|Human life is but a series of footnotes to a vast obscure unfinished masterpiece. - Vladimir Nabokov|
RFE/RL NEWSLINE Vol 1, No. 72, Part I, 14 July 1997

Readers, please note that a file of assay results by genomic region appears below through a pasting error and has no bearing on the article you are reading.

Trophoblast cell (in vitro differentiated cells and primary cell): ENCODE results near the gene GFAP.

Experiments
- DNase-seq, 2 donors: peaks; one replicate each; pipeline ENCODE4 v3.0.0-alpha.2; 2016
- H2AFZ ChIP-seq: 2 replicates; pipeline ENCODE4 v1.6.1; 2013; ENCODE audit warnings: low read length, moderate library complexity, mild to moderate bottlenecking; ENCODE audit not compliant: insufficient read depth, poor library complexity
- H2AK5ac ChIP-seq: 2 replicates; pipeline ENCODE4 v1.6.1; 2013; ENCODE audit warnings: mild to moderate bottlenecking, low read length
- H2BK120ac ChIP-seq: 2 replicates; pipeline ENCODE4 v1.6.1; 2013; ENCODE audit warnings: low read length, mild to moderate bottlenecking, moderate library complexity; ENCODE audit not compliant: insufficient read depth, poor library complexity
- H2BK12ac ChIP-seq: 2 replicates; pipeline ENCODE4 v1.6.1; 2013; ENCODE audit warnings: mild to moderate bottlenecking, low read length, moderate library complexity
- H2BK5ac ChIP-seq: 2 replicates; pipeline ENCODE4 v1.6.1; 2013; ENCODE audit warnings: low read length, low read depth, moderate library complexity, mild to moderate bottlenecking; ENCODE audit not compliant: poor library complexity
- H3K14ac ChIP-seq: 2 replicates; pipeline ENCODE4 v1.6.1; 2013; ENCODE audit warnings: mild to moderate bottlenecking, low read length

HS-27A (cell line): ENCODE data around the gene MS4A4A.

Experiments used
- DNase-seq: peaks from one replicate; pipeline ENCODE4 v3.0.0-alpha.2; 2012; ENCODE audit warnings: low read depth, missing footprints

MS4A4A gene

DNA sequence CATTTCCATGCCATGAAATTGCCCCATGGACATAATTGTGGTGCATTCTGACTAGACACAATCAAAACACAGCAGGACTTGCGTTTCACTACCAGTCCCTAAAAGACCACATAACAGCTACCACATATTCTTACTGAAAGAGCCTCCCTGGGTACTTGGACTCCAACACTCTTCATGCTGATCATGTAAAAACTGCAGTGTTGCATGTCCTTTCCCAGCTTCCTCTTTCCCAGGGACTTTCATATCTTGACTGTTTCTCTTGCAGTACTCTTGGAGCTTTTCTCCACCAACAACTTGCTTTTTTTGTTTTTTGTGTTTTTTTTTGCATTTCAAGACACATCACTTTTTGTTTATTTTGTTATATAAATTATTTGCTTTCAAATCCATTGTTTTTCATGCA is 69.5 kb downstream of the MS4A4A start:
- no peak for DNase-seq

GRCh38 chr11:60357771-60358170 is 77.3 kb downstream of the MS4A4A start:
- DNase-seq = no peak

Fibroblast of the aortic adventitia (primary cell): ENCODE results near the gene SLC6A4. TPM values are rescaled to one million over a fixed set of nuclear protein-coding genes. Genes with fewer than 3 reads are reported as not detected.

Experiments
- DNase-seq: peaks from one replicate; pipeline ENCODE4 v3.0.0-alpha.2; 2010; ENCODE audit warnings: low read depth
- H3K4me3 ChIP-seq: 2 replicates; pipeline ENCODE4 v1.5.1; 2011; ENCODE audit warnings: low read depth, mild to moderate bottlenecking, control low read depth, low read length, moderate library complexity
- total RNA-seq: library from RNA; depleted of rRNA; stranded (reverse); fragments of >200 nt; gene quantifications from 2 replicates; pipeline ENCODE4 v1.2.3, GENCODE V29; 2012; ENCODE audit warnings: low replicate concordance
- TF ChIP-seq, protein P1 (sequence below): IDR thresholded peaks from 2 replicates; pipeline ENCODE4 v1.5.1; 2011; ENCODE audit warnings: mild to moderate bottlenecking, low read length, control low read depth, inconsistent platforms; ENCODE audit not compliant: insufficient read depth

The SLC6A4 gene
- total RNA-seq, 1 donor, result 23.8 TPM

This is Part I of Radio Free Europe/Radio Liberty's Newsline. Part I is a compilation of news concerning Russia, Transcaucasia and Central Asia. Part II, covering Central, Eastern, and Southeastern Europe, is distributed simultaneously as a second document. Back issues of RFE/RL NewsLine are available through RFE/RL's WWW pages: http://www.rferl.org/newsline/search/ Back issues of the OMRI Daily Digest are available through OMRI's WWW pages: http://www.omri.cz/ xxxxxxxxxxxxxxxxxxxxxxxxxxxxxxxxxxxxxxxxxxxxxxxxxxxxxxxx Headlines, Part I * ALBRIGHT DISCUSSES NATO WITH PRIMAKOV * FORMER SENIOR OFFICIAL IMPLICATED IN NEW SCANDAL * RUSSIAN-CHECHEN-AZERBAIJANI OIL AGREEMENT SIGNED End Note UNDERMINING NATO'S TIMETABLE xxxxxxxxxxxxxxxxxxxxxxxxxxxxxxxxxxxxxxxxxxxxxxxxxxxxxxxx RUSSIA ALBRIGHT DISCUSSES NATO WITH PRIMAKOV... U.S. Secretary of State Madeleine Albright met with Russian Foreign Minister Yevgenii Primakov on 12-13 July in St. Petersburg, international media reported. Primakov echoed statements by President Boris Yeltsin that the admission of the Baltic States to NATO sometime in the future would be "dangerous." Primakov said he was in favor of Russian assurances as the means to guarantee that the Baltic States maintain their "sovereignty." He added that the Baltic States are an area of "special interest" for Russia. Albright noted that NATO membership did not depend on where countries "are on the map." She added that membership is open to all "democratic market systems in Europe." ...AND OTHER ISSUES. Albright and Primakov announced that talks on the Conventional Forces in Europe Treaty will be extended until the end of July in the hope that a framework agreement on reducing weapons ceilings can be reached by then. Progress on arms reduction will be reviewed "on the sidelines" of the Association of Southeast Asian Nations (ASEAN) meeting in Kuala Lumpur on 24 July. Responding to Russian Foreign Ministry criticism that recent NATO- led operations against war criminals in Bosnia-Herzegovina were a "cowboy raid," Albright asked Primakov if he could suggest any "better methods." The two also agreed that the U.S. and Russia should make all efforts to remove obstacles to stability in the Middle East. Primakov said the two sides would hold regular consultations on that issue. BASAEV'S RESIGNATION "FINAL." Speaking on local television on 12 July, Chechen First Deputy Prime Minister Shamil Basaev said his decision to resign "is final," but he declined to offer an explanation for that decision, according to ITAR-TASS. "Kommersant-Daily" reported on 12 July that President Aslan Maskhadov has not yet accepted the resignation of either Basaev or security chief Abu Movsaev. The previous day, radical field commander Salman Raduev had said he is ready to take a public oath of loyalty to Maskhadov but that he reserved the right to espouse opposing political views, Interfax reported. On 13 July, gunmen in Grozny opened fire on a car belonging to the Russian government office, but no one was hurt. Both Chechen and Russian officials said they are certain the shooting was not politically motivated. FORMER SENIOR OFFICIAL IMPLICATED IN NEW SCANDAL... Central Bank Chairman Sergei Dubinin on 14 July released a statement accusing former First Deputy Finance Minister Andrei Vavilov of arranging two fraudulent deals in 1996-1997 that allegedly cost the state budget $275 million and $237 million, Interfax reported. Dubinin's statement said then Finance Minister Aleksandr Livshits and then Presidential Chief of Staff Anatolii Chubais had been unaware of Vavilov's misuse of budget funds. On 11 July, the Procurator-General's Office confirmed that Vavilov and former First Deputy Prime Minister Vladimir Potanin will be questioned in a criminal investigation surrounding $237 million transferred in February to the International Financial Corporation (MFK), an Oneksimbank affiliate, Russian media reported. The funds were ostensibly intended to finance a purchase of MiG fighter jets by India. However, India reportedly had not signed a contract to buy the fighters, and the budget funds were said not to have reached MAPO, the company that manufactures MiGs. ...WHILE SPOKESMEN REJECT ALLEGATIONS. A spokesman for MAPO told Interfax on 14 July that the company did receive a government loan to construct MiGs for India. Vavilov and Potatnin have not commented on the criminal investigation, but spokesmen for Oneksimbank and the MFK have portrayed the allegations as false rumors sown by unscrupulous business competitors. Potanin was re- elected as president of Oneksimbank after his dismissal from the government in March. Vavilov became head of MFK after leaving the Finance Ministry in April. MFK press secretary Oleg Sapozhnikov issued a statement saying that media reports implicating company officials were inspired by rivals that cannot compete with MFK honestly, "Izvestiya" reported on 12 July. Oneksimbank spokesman Modest Kolerov said that newspaper articles on the scandal were "placed and paid for by our competitors," according to the "Financial Times." The official government newspaper "Rossiiskaya gazeta" is among the papers that have accused Potanin and Vavilov of wrongdoing. "PARTY OF POWER" WINS NIZHNII NOVGOROD ELECTION... Nizhnii Novgorod Mayor Ivan Sklyarov won the 13 July gubernatorial election in Nizhnii Novgorod Oblast with about 52 percent of the vote, compared with 42 percent for Communist State Duma deputy Gennadii Khodyrev, Russian news agencies reported on 14 July. Turnout was about 49 percent, higher than in the first round of the election. Former governor and First Deputy Prime Minister Boris Nemtsov recently spent three days in the oblast campaigning for Sklyarov. In addition, Prime Minister Viktor Chernomyrdin visited the nuclear research center in Sarov on 11 July and promised federal support for the center. Although spokesmen said Chernomyrdin's visit was "not connected to the election," RFE/RL's correspondent in Nizhnii Novgorod noted that Khodyrev outpolled Sklyarov in the district containing Sarov in the first round. Even though Sklyarov's program and campaign rhetoric differed little from Khodyrev's, a Communist victory in Nizhnii would have damaged Nemtsov's political standing. ...BUT LOSES IN SAMARA. Georgii Limanskii, deputy chairman of the Samara Oblast legislature, gained 54.6 percent of the vote to win a 13 July runoff mayoral election in Samara, Russian news agencies reported on 14 July. Former Mayor Oleg Sysuev, who was appointed deputy prime minister in March, had supported Deputy Mayor Anatolii Afanasev, who polled about 38 percent. Turnout was just over 40 percent. Limanskii heads the Samara Oblast branch of former Security Council Secretary Aleksandr Lebed's Russian People's Republican Party, and Lebed campaigned for Limanskii in Samara in June. Yabloko leader Grigorii Yavlinskii and Forward, Russia! leader Boris Fedorov also backed Limanskii. DAY OF PROTEST IN KEMEROVO. Trade unions staged a "day of protest" across Kemerovo Oblast on 11 July, but the demonstrations drew modest crowds and no enterprises were hit by strikes, RFE/RL's Moscow bureau reported. Protesters demanded the payment of back wages, changes in federal economic policies, and the resignation of the president and prime minister. Trade union leaders had long planned an oblast-wide strike for 11 July but changed their plans following the recent appointment of Governor Aman Tuleev (see "RFE/RL Newsline," 2-3 July 1997). In an interview with RFE/RL, Tuleev said he supported the protesters' economic demands and said he had already moved to pay some wage arrears and child allowances. On 12 July, the Railroads Ministry signed an agreement with the Kemerovo Oblast administration to lower freight charges for enterprises in Kemerovo, a move Tuleev said would help the region's economy, ITAR-TASS reported. MILITARY CORRUPTION UPDATE. Maj.-Gen. Viktor Maluzov, the head of the armored vehicle department of the North Caucasus Military District, has been arrested and charged with unspecified "violations related to the decommissioning of damaged armored vehicles" during the war in Chechnya, sources in the Military Procurator's Office told Interfax on 11 July. In addition, procurators have sent the case against the Navy's former Chief of Staff Igor Khmelnov to court. In June, Khmelnov was charged with misusing the proceeds from the sale of 64 ships to India and South Korea while he was Pacific Fleet Commander. Meanwhile, "Kommersant-Daily" reported on 12 July that the poor health of former First Deputy Defense Minister Konstantin Kobets, who was arrested in May on corruption charges, has stymied attempts by investigators to interrogate Kobets. However, the newspaper said other high-ranking Defense Ministry officials had been questioned in that case. SUSPECTS IN 1996 MOSCOW METRO BOMBING ARRESTED. Law enforcement officials on 11 July arrested two people suspected of involvement in the June 1996 explosion in the Moscow metro after a year-long investigation involving the Procurator-General's Office, the Federal Security Service (FSB), and the Moscow police, Russian media reported. An FSB spokesman said investigators are still searching for nine other suspects in the case. No details were released about those arrested or possible motives for the bombing. Four people were killed and 12 injured in the blast, which took place just five days before the first round of the presidential election. Meanwhile, no one has claimed responsibility for planting a bomb discovered outside the Chief Military Procurator's office in Moscow at 2 a.m. on 13 July, Russian Public Television reported. A guard carried the bomb away from the building; no one was injured when it eventually exploded. TRANSCAUCASUS AND CENTRAL ASIA RUSSIAN-CHECHEN-AZERBAIJANI OIL AGREEMENT SIGNED. Senior Russian officials, including First Deputy Prime Minister and Minister for Fuel and Energy Boris Nemtsov and Security Council Deputy Secretary Boris Agapov were in Baku on 11 July. Nemtsov signed a five-point agreement with the heads of the Chechen and Azerbaijani state oil companies, Khozh-Ahmed Yarikhanov and Natik Aliev, on the export via Chechnya of Azerbaijan's Caspian oil, Turan and Russian agencies reported. Under an Azerbaijani-Russian agreement signed in January1996, Russia will receive $15.67 transit fees per metric ton. Yarikhanov declined to divulge what percentage of this Chechnya will receive under the 11 July agreement. Russian and Chechen oil executives signed another agreement in Grozny on 12 July whereby Russia undertakes to finance repairs to the pipeline in return for Chechen guarantees of the safety of Russian workers engaged in repair work, Interfax and AFP reported. ARMENIAN RULING PARTY HOLDS CONGRESS. The ninth congress of the Armenian Pan-National Movement--the senior member within the majority Hanrapetutyun bloc--ended in Yerevan on 13 July, RFE/RL correspondents in Yerevan reported. Observers had predicted a competition for the post of chairman of the movement's board between Yerevan mayor Vano Siradeghyan and parliamentary Legal Affairs Committee chairman Eduard Yegoryan (see End Note, "RFE/RL Newsline," 23 June 1997). The congress elected a new board with 40 members proposed by Siradeghyan, not including Yegoryan. Siradeghyan then proposed postponing the election of a new board chairman for two months. Addressing the congress, President Levon Ter-Petrossyan enumerated the movement's achievements since its creation in 1989, including Armenia's declaration of independence, the successful defense of Nagorno-Karabakh, and the adoption of a new constitution. Ter-Petrossyan had earlier endorsed Siradeghyan's candidacy as chairman. GEORGIA DEMANDS GIORGADZE'S EXTRADITION. Georgian Prosecutor- General Dzhamlet Babilashvili on 11 July released the text of a letter to his Russian counterpart, Yurii Skuratov, again demanding the extradition from Moscow of former Georgian Security Service chief Igor Giorgadze, Reuters reported. Georgian officials claim that Giorgadze was a key figure in the unsuccessful August 1995 attempt to assassinate Eduard Shevardnadze. The following day, Giorgadze's father, who heads the United Communist Party of Georgia, told a news conference that he received a telephone call from his son denying he was in Russia, according to ITAR-TASS. Meanwhile, Georgian parliamentary Security and Defense Committee chairman Revaz Adamia told journalists on 11 July that Tbilisi is demanding Russia provide financial compensation for weaponry worth $4 billion removed from Georgia after the collapse of the USSR. UKRAINIAN FOREIGN MINISTER IN YEREVAN... Hennady Udovenko held talks in Yerevan on 11 July with his Armenian counterpart, Alexander Arzoumanian, and with President Levon Ter-Petrossyan, Armenian and Russian agencies reported. Udovenko called for increased bilateral and trilateral economic cooperation, with Russia as the third partner, and undertook to support Armenia's stated wish to participate in the TRASECA transport project. He also expressed support for proposals by the Organization for Security and Cooperation in Europe's Minsk group aimed at resolving the Karabakh conflict. ...AND TBILISI. Also on 11 July, Udovenko met with Georgian Foreign Minister Irakli Menagharishvili and President Eduard Shevardnadze in Tbilisi. He assured them that Kyiv still backs Georgia's claim to part of the Black Sea fleet, according to ITAR-TASS. Interfax quoted Udovenko as telling journalists that Russia should continue to play the key role in mediating a settlement of the Abkhaz conflict, but ITAR-TASS quoted the Georgian presidential press service as saying Ukraine wished to participate in a proposed peace conference on Abkhazia convened by Western states. Udovenko said Ukraine is prepared to provide a contingent of peacekeeping forces to serve in Abkhazia under UN auspices if the Security Council decides to deploy such a force. KYRGYZ PRESIDENT IN U.S. Askar Akayev is currently in the U.S. on a seven-day visit, RFE/RL correspondents reported. He has met with billionaire philanthropist George Soros, who has invested several million dollars in Kyrgyzstan, and with UN Secretary-General Kofi Annan. In Washington on 11 July, he met with the IMF Deputy Managing Director Alassane Outtara. The surprise growth in Kyrgyz GDP from 1.3 percent in 1995 to 5.6 percent in 1996 led the IMF to increase credits to Kyrgyzstan. Also on 11 July, Akayev told a conference organized by the Carnegie Endowment that his country's transition from communism to capitalism is taking longer than expected. END NOTE UNDERMINING NATO'S TIMETABLE by Paul Goble The timetable for NATO expansion announced at the Madrid summit on 8-9 July may break down even before the alliance takes in its first new members two years from now. The summit invited three countries--Poland, Hungary, and the Czech Republic--to begin accession talks leading to membership by 1999. The alliance leaders indicated they will consider inviting a second group of countries in that year and that they will keep the process of including ever more East European countries in the alliance both open and deliberate after that time. This carefully worked-out timetable reflected calculations by some NATO leaders about how both their own populations and Moscow would react. Many NATO leaders noted that they could not hope to win popular support for the costs of expansion if the alliance tried to take in too many countries too quickly. Even more NATO leaders suggested that a slow, step-by-step expansion is the only way to avoid offending Moscow and pushing Russia back into an adversarial role. But there are already at least three indications that the Western alliance may have a number of difficulties in holding to that script. First, many of the countries that had hoped to be invited into the alliance now or in the near future are stepping up their campaigns for membership rather than accepting the Madrid timetable. The countries that had hoped to make it into the first round--Slovenia, Romania, and the three Baltic States--indicated that they will increase their efforts to be included sooner than the Madrid schedule. Lithuanian President Algirdas Brazauskas, for example, pointed out on 9 July that "a long-term cataclysm could occur in three, four, or five years." As a result, he said, Vilnius wanted "guarantees for the future" sooner rather than later. Other East European countries that were not expected to be included took courage from the alliance's decision to expand and indicated that they, too, might press for membership far sooner than the NATO leaders had planned. Buoyed by their charter with the Western alliance, several Ukrainian political figures said they hoped Ukraine will achieve NATO membership in the not too distant future- -something no one in the alliance now appears to be contemplating. Second, the three countries that were invited to join at Madrid reportedly have agreed to press for the more rapid inclusion of the Baltic States into the Western alliance. The presidents of Poland, the Czech Republic, and Hungary met with their counterparts from Estonia, Latvia, and Lithuania on 9 July and told them they will press for Baltic membership in the alliance as soon as possible. Latvian President Guntis Ulmanis said he and his Baltic colleagues looked to the three Madrid invitees "to become advocates" of the rapid inclusion of Estonia, Latvia, and Lithuania. Such support for Baltic membership may be more difficult to resist than the NATO planners expected. In addition to Polish, Hungarian, and Czech support, the Balts received backing from Thomas Siebert, the ambassador to Sweden. Siebert told the Swedish newspaper "Dagens Nyheter" on 9 July that "we will not consider the expansion of NATO to be accomplished or successful unless or before the Baltic States' ambitions are fulfilled." Both the efforts of those who hope to join and the attitudes of those already invited to do so will put pressure on the alliance to move more quickly than it had planned, especially since those on the outside are likely to view any delay as a sell-out of their security. But the third indication that the Madrid timetable may not be kept suggests that NATO may not expand as quickly as the Madrid summit planned. The pressure on NATO from both those included and those not yet in inevitably raises the stakes of the first round of alliance expansion and thus virtually guarantees increased opposition to any growth in the alliance from both Moscow and many in the West. Russian leaders, including President Boris Yeltsin, have indicated that they can accept NATO's expansion only if it is both limited and deliberate. Consequently, at least some in Moscow are likely to consider the statements of those countries not invited in and especially of those invited to join at Madrid to pose a threat--one, moreover, that Russia is likely to respond to. Such a response will have an impact on the ratification debates in the current NATO member countries and provide ammunition to those who oppose any growth in the alliance. As a result, the euphoria about the Madrid NATO summit could quickly evaporate, as some countries discover that their own enthusiasms threaten their own interests. xxxxxxxxxxxxxxxxxxxxxxxxxxxxxxxxxxxxxxxxxxxxxxxxxxxxxxxx Copyright (c) 1997 RFE/RL, Inc. 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